7 of 11Brian A. Westerholt/Getty Images
2009-10 Key Stats: 21.1 ppg | 5.1 rpg | 3.6 apg | 1.6 spg Stephen Jackson's proclivity for shooting the three-pointer dampens his value. Across the board, Jackson is a dynamo, contributing in points, rebounds and steals. But the former Warrior jacks up almost 5 three-point attempts a game, hurting his field-goal percentage. It doesn't help that he also turns the ball over 3.2 times a game. If you add Jackson, you'll need to add some percentage help later.
8 of 11D. Clarke Evans/NBAE via Getty Images
2009-10 Key Stats: 16.5 ppg | 4.8 apg | 1.8 3PM | 1.4 spg The Spurs' gain is unfortunately the fantasy owners' loss, as Greg Popvich plans to limit Manu Ginobili to around 27 minutes per game this season. Manu can still impact the game for both the Spurs and fantasy teams in his truncated playing time, but with fewer shot attempts and declining rebounding numbers, fantasy owners may want to look elsewhere in Round 4.
9 of 11Fernando Medina/NBAE via Getty Images
2009-10 Key Stats: 17.5 ppg | 3.8 rpg | 1.7 3PM | 1.2 spg While O.J. Mayo may never live up to his high school hype, he's proven to be a capable scorer in the NBA. He can knock down a three-pointer or score inside the arc with surprising efficiency, which is helpful if you sacrificed percentages earlier in your draft. He may have reached his ceiling as far as rebounds and assists, but in the fifth or sixth round you're getting a poor man's Joe Johnson.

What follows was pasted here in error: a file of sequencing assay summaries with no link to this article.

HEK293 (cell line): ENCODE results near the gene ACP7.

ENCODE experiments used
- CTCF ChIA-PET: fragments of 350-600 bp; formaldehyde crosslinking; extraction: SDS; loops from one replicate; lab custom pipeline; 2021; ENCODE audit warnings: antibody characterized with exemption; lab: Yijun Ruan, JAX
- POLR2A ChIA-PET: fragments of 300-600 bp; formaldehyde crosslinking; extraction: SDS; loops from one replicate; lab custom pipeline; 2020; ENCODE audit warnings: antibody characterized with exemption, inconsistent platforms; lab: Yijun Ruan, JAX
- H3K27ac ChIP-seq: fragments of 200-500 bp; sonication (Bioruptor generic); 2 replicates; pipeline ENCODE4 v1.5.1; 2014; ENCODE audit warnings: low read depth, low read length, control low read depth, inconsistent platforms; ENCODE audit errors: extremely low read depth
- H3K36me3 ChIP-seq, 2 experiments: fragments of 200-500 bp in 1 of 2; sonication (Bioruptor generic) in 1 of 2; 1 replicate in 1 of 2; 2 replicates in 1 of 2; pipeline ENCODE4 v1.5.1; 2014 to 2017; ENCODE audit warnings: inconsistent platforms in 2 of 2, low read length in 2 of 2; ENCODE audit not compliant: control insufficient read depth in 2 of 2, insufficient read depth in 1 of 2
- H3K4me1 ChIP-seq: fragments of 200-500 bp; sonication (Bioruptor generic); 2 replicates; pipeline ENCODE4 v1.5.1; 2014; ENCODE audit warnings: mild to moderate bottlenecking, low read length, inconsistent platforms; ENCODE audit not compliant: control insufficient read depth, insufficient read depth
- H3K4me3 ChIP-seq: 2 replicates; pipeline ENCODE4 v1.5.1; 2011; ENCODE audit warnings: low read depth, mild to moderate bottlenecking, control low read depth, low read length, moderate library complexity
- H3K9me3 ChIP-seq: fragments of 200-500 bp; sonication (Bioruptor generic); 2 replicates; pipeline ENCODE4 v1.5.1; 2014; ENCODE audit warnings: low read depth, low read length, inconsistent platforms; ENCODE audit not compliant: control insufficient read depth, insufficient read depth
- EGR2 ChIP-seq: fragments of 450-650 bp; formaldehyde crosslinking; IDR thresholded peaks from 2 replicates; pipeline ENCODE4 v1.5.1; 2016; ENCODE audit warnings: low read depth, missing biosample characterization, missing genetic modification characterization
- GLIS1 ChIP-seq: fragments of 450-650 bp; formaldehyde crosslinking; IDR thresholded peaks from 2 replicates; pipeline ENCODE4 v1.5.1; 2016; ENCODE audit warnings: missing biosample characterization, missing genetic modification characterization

10 of 11Barry Gossage/NBAE via Getty Images
2009-10 Key Stats: 21.3 ppg | 2.9 rpg | 1.3 3PM | 1 spg The other member of the sharpshooting Houston Rockets backcourt, Kevin Martin has the skills to be a high draft pick. Unfortunately, his frail frame has limited the former Sacramento King to an average of 52 games over the last three seasons. His numbers, especially his stellar free-throw percentage, makes him a great addition to your squad, but the risk of injury makes him a questionable pick before the sixth round.
11 of 11Johnny Vy/NBAE via Getty Images; Rocky Widner/NBAE via Getty Images; David Liam Kyle/NBAE via Getty Images; Ron Turenne/NBAE via Getty Images
Best Of The Rest:
Beyond the top 10, as a fantasy owner you're looking for a shooting guard who can nail a three-pointer and get you a steal or two. After injuries marred what could have been a breakout season, Eric Gordon could be a great bounce-back pick in the seventh or eighth round. He's got great range and is a capable defender. Jamal Crawford barely plays defense, but in the Atlanta offense he's expected to score, which he does with aplomb. Ray Allen's pristine percentages are a must on any team that added Dwight Howard or Rajon Rondo in the early rounds. Jason Terry's offensive game is similar to Crawford's, but unlike Crawford, Terry will chip in a steal or so a game.